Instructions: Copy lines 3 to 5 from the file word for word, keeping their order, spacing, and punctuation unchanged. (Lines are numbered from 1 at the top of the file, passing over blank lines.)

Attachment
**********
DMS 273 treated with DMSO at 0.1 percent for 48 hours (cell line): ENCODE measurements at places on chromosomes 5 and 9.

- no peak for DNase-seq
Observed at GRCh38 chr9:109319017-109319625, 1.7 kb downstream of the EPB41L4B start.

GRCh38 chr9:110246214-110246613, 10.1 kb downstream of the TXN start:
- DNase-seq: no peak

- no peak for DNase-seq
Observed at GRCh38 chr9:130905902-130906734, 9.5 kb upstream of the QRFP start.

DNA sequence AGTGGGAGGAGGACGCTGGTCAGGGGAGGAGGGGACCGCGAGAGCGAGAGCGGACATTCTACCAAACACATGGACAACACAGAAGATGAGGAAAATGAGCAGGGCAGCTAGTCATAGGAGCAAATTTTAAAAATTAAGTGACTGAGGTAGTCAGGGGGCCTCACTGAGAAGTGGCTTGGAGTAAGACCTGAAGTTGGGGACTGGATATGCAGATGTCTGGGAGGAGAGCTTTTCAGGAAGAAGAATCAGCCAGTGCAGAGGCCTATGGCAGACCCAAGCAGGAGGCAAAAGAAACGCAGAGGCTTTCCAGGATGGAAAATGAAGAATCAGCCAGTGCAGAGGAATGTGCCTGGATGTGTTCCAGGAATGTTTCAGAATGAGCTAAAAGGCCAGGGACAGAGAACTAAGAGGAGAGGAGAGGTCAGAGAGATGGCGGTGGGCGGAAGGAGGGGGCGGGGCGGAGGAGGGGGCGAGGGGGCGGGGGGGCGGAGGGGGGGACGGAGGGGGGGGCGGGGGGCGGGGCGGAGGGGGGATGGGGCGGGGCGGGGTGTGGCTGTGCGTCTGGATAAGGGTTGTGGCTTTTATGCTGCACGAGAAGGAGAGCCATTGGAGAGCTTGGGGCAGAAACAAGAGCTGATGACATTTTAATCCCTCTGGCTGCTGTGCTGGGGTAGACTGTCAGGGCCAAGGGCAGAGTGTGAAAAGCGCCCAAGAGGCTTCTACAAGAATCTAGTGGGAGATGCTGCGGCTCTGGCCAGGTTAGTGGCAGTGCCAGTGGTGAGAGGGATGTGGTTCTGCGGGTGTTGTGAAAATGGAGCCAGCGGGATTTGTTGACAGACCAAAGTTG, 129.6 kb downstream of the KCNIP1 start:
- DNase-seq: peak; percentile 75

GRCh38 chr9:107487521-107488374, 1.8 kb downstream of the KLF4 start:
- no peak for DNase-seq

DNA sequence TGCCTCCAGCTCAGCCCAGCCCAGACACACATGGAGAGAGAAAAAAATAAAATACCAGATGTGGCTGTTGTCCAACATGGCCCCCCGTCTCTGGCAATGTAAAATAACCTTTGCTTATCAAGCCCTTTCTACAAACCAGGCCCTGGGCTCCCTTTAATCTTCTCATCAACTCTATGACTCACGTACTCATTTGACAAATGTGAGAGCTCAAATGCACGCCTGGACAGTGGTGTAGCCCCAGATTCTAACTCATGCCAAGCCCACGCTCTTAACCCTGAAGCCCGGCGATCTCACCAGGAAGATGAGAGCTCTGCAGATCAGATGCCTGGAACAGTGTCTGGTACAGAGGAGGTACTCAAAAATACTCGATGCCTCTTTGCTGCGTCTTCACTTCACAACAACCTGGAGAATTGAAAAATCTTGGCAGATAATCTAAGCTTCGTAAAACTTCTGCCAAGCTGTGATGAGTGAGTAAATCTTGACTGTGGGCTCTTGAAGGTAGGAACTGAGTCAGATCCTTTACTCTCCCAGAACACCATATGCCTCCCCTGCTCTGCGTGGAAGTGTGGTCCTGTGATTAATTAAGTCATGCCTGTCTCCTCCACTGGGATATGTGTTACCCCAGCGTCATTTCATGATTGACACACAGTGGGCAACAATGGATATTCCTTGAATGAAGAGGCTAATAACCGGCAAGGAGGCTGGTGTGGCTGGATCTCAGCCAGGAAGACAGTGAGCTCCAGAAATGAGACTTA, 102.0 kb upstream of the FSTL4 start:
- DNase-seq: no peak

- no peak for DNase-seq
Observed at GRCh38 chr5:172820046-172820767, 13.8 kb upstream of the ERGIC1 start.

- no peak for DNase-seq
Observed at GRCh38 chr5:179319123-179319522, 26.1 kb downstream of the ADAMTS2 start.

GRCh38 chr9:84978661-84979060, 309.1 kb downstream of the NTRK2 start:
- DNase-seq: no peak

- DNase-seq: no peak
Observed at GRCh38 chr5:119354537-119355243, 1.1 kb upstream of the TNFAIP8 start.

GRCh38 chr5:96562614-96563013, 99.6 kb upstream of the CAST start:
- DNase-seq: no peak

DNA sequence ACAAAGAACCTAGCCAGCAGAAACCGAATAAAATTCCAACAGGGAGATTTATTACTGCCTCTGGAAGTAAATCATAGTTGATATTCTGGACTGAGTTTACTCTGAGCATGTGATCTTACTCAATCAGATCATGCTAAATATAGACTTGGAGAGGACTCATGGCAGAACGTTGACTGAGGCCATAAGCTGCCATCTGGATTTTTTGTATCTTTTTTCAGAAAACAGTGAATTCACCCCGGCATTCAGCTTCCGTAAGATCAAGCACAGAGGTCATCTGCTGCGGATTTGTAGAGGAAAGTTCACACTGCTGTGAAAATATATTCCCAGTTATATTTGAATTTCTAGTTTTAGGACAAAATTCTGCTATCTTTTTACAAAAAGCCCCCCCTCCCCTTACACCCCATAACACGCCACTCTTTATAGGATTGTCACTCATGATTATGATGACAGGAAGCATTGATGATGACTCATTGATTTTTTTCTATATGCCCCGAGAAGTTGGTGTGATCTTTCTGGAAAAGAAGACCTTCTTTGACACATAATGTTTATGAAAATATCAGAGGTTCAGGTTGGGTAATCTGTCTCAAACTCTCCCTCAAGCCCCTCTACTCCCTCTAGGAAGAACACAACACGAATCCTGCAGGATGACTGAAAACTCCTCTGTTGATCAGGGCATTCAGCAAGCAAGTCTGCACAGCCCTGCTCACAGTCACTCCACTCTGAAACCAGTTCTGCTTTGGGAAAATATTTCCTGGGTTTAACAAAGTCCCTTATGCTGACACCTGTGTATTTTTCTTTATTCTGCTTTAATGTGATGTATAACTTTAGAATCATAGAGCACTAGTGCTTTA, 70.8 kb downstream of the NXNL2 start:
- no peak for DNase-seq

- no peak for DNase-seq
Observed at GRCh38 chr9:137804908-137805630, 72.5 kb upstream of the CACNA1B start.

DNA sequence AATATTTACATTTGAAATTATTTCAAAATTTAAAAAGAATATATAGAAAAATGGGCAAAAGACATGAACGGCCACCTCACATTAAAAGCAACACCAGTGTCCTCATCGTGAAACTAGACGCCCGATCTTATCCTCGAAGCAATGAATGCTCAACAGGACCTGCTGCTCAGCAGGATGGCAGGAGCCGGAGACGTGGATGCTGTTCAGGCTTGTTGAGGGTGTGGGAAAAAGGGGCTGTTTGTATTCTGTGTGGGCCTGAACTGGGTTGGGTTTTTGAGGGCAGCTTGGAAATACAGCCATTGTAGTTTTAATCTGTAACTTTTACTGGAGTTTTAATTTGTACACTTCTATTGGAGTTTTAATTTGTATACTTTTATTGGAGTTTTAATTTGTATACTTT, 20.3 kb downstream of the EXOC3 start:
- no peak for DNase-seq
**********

Observed at GRCh38 chr9:109319017-109319625, 1.7 kb downstream of the EPB41L4B start.

GRCh38 chr9:110246214-110246613, 10.1 kb downstream of the TXN start:
- DNase-seq: no peak